\(\large f_\mathbb{Q}(K, \tau) \approx e^{r\tau} \frac{C(K+\Delta_K,\tau) – 2C(K,\tau) + C(K-\Delta_K,\tau)}{(\Delta_K)^2}\)

prices = pd.DataFrame([strikes, option_prices]).transpose()
prices.columns = ['strike', 'price']
prices['curvature'] = (-2 * prices['price'] + 
                       prices['price'].shift(1) +  
                       prices['price'].shift(-1)) / 1**2

# And plotting...
fig = plt.figure()
ax = fig.add_subplot(111)
plt.ylabel('Call Price ($)')
ax2 = ax.twinx()

ax.plot(strikes, option_prices, label='Option Prices')
ax2.plot(prices['strike'], prices['curvature'], label='$d^2C/dK^2 (\sim pdf)$', color='orange')

ax.legend(loc="center right")
ax2.legend(loc="upper right")
plt.xlabel('Strikes (K)')
plt.title('Risk-neutral PDF, $f_\mathbb{Q}(K, \\tau)$')

Let’s compare with QuantLib Heston Model

Stack Exchange Question, Computing the Probability Density Function (PDF) for the Heston model

import QuantLib as ql
today = ql.Date(28, 5, 2022)
expiry_date = today + ql.Period(int(365*tau), ql.Days)

# Setting up discount curve
risk_free_curve = ql.FlatForward(today, r, ql.Actual365Fixed())
flat_curve = ql.FlatForward(today, 0.0, ql.Actual365Fixed())
riskfree_ts = ql.YieldTermStructureHandle(risk_free_curve)
dividend_ts = ql.YieldTermStructureHandle(flat_curve)

# Setting up a Heston model
heston_process = ql.HestonProcess(riskfree_ts, dividend_ts, ql.QuoteHandle(ql.SimpleQuote(S0)), v0, kappa, theta, sigma, rho)
heston_model = ql.HestonModel(heston_process)
heston_handle = ql.HestonModelHandle(heston_model)
heston_vol_surface = ql.HestonBlackVolSurface(heston_handle)

# Now doing some pricing and curvature calculations
vols = [heston_vol_surface.blackVol(tau, x) for x in strikes]

option_prices1 = []
for strike in strikes:
    option = ql.EuropeanOption( ql.PlainVanillaPayoff(ql.Option.Call, strike), ql.EuropeanExercise(expiry_date))

    heston_engine = ql.AnalyticHestonEngine(heston_model)


prices = pd.DataFrame([strikes, option_prices, option_prices1]).transpose()
prices.columns = ['strike', 'Rectangular Int','QuantLib']
prices['curvature'] = (-2 * prices['QuantLib'] + prices['QuantLib'].shift(1) + prices['QuantLib'].shift(-1)) / 1**2

# And plotting...
fig = plt.figure(figsize=(10,6))
ax = fig.add_subplot(111)
plt.ylabel('Call Price ($)')
plt.xlabel('Strikes (K)')
ax2 = ax.twinx()
lns1 = ax.plot(strikes, option_prices1, label='Option Prices')
lns2 = ax2.plot(prices['strike'], prices['curvature'], label='$d^2C/dK^2 (\sim pdf)$', color='orange')
ax2.fill_between(prices['strike'], prices['curvature'], color='yellow', alpha=0.2)

# added these three lines
lns = lns1+lns2
labs = [l.get_label() for l in lns]
ax.legend(lns, labs, loc=0)

# ax.legend(loc="center right")
# ax2.legend(loc="upper right")
plt.title('QuantLib: Risk-neutral PDF, $f_\mathbb{Q}(K, \\tau)$')

What are the differences? – and why

The differences are mainly a result of the method of complex integration over very small increments.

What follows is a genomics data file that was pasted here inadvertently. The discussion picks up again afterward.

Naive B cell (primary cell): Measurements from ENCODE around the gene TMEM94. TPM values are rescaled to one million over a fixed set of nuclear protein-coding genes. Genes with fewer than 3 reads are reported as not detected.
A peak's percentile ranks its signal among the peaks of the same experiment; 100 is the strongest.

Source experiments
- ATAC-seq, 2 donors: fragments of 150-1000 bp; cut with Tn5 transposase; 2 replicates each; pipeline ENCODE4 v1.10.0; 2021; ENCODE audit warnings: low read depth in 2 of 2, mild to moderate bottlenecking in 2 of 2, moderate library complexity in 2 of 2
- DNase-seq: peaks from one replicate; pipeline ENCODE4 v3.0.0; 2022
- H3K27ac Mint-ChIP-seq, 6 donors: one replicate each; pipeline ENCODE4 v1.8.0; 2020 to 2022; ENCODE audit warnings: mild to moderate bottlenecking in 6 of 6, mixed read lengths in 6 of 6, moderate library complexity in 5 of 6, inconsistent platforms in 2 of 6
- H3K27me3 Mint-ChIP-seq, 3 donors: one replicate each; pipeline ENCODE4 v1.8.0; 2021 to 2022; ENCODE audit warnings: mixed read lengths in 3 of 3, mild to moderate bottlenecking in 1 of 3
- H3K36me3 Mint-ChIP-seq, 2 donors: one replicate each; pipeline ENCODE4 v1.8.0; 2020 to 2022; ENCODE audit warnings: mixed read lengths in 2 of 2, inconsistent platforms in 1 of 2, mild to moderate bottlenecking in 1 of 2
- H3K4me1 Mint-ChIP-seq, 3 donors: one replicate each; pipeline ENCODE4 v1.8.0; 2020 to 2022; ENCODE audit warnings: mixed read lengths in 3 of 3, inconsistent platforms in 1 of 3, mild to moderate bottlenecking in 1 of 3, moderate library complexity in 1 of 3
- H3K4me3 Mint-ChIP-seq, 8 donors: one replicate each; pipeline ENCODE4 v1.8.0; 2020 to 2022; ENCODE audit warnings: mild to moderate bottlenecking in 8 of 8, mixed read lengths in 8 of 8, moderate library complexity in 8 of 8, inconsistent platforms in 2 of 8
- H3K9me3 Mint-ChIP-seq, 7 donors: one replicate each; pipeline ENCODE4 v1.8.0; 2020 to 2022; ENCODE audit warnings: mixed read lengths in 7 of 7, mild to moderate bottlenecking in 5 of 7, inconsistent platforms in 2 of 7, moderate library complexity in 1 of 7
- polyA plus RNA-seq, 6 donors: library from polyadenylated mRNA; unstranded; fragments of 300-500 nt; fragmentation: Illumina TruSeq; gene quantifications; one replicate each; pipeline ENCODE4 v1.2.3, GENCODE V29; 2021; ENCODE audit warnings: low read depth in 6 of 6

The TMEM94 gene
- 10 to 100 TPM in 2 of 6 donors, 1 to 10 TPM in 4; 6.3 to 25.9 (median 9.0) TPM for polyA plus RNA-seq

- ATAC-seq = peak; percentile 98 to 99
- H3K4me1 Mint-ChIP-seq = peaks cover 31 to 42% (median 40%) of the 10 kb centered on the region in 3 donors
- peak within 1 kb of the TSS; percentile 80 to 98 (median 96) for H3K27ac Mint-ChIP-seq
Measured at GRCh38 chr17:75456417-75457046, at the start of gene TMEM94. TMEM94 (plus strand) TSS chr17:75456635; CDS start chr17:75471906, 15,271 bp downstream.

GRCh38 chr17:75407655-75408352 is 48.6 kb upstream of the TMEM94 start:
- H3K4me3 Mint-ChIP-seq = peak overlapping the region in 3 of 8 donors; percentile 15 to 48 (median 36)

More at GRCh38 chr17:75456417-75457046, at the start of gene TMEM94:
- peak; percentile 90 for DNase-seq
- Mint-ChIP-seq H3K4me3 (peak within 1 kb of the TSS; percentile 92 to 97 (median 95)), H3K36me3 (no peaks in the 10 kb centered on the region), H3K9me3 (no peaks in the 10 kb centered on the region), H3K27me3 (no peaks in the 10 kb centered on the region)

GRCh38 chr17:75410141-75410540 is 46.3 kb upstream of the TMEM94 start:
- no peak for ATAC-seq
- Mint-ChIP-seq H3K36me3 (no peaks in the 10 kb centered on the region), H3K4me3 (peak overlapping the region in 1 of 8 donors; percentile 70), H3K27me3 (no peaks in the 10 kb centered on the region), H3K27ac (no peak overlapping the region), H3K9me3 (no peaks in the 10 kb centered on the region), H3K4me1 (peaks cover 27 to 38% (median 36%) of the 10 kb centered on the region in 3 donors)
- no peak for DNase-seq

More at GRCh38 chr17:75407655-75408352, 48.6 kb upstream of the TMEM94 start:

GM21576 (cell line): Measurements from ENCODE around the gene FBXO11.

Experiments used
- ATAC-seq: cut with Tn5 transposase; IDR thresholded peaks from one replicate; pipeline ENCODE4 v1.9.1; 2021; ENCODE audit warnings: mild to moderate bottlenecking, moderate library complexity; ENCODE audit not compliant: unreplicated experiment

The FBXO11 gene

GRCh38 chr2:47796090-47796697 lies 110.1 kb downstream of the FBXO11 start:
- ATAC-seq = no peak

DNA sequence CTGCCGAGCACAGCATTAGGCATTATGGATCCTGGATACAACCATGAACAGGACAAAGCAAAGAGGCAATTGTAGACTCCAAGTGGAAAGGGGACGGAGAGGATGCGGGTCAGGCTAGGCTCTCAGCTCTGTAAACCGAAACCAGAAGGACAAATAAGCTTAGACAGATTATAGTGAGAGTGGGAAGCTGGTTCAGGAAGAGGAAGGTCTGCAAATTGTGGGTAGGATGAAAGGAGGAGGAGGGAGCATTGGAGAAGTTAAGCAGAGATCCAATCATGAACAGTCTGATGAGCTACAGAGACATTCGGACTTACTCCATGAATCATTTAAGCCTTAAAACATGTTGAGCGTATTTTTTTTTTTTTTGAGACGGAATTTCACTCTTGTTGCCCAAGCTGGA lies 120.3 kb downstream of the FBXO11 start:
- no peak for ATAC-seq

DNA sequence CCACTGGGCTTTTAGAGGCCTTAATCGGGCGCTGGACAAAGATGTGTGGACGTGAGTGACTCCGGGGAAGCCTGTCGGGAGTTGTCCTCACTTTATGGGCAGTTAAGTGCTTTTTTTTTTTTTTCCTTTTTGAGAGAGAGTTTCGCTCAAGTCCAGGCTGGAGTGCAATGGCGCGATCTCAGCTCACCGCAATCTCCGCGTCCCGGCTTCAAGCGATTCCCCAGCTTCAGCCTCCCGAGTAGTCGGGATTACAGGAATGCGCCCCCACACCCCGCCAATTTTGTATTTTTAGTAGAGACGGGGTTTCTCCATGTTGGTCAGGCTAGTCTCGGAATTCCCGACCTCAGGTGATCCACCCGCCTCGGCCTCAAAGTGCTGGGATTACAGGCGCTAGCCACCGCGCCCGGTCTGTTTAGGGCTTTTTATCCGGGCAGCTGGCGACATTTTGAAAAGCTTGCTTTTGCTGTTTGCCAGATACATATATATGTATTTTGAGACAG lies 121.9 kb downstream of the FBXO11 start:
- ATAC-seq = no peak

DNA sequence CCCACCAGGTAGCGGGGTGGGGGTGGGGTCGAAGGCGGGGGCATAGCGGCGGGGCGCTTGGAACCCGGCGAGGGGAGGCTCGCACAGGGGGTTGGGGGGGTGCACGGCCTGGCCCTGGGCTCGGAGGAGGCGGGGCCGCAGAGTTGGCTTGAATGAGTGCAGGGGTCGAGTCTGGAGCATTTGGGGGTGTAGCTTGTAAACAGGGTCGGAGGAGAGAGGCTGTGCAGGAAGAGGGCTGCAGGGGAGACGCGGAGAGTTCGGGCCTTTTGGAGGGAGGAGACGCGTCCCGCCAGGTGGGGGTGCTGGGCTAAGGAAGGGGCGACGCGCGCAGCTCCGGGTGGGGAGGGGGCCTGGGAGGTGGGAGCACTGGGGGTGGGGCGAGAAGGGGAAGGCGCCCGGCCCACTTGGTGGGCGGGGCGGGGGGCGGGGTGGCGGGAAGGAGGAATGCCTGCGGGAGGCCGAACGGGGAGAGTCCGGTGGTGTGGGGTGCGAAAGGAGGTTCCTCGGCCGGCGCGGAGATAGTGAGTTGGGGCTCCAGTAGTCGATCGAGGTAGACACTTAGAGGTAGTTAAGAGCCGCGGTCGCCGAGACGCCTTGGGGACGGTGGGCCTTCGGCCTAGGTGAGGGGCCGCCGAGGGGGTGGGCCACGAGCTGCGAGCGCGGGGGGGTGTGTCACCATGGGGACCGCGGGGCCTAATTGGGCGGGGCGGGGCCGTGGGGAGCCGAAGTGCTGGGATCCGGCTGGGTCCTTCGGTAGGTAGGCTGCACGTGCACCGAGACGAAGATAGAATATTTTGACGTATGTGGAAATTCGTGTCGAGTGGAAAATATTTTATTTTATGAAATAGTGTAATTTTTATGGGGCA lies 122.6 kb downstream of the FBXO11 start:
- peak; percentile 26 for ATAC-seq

Python has issues with round off errors at small values approximated by binary floating-point numbers.

mse = np.mean( (option_prices - option_prices1)**2 )
print("QuantLib vs. Our Rect Int \n   Mean Squared Error: ", mse)

Interpolation of the Risk-Neutral density function

inter = prices.dropna()
pdf = sc.interpolate.interp1d(inter.strike, np.exp(r*tau)*inter.curvature, kind = 'linear')
pdfc = sc.interpolate.interp1d(inter.strike, np.exp(r*tau)*inter.curvature, kind = 'cubic')

strikes = np.arange(61, 179, 1.0)

plt.plot(strikes, pdfc(strikes), '-+', label='cubic')
plt.plot(strikes, pdf(strikes), label='linear')
plt.fill_between(strikes, pdf(strikes), color='yellow', alpha=0.2)
plt.xlabel('Strikes (K)')
plt.title('Risk-neutral PDF: $f_\mathbb{Q}(K, \\tau)$')

Cumulative distribution function

cdf = sc.interpolate.interp1d(inter.strike, np.cumsum(pdf(strikes)), kind = 'linear')

plt.plot(strikes, cdf(strikes))

plt.xlabel('Strikes (K)')
plt.title('Risk-neutral CDF: $F_\mathbb{Q}(K, \\tau)$')

Using the Risk-neutral PDF to price ‘complex’ derivatives

Remember the RND function \(f^{\tau}_\mathbb{Q}(S_T)\) is defined at a particular time to expiry \(\tau\)


\(\large C(K, \tau) = e^{-r\tau} \int^\infty_K (S_T – K)f^{\tau}_\mathbb{Q}(S_T)dS_T\)


\(\large P(K, \tau) = e^{-r\tau} \int^K_{-\infty} (K – S_T)f^{\tau}_\mathbb{Q}(S_T)dS_T\)

def integrand_call(x, K):
        return (x-K)*pdf(x)
def integrand_put(x, K):
        return (K-x)*pdf(x)

calls, puts = [], []
for K in strikes:
    # integral from K to infinity (looking at CDF, 179 last defined value on range)
    call_int, err = sc.integrate.quad(integrand_call, K, 178, limit=1000, args=K)
    # integral from -infinity to K (looking at CDF, 61 lowest defined value on range)
    put_int, err = sc.integrate.quad(integrand_put, 61, K, limit=1000, args=K)
    call = np.exp(-r*tau)*call_int
    calls.append( call )
    put = np.exp(-r*tau)*put_int
    puts.append( put )

rnd_prices = pd.DataFrame([strikes, calls, puts]).transpose()
rnd_prices.columns = ['strike', 'Calls','Puts']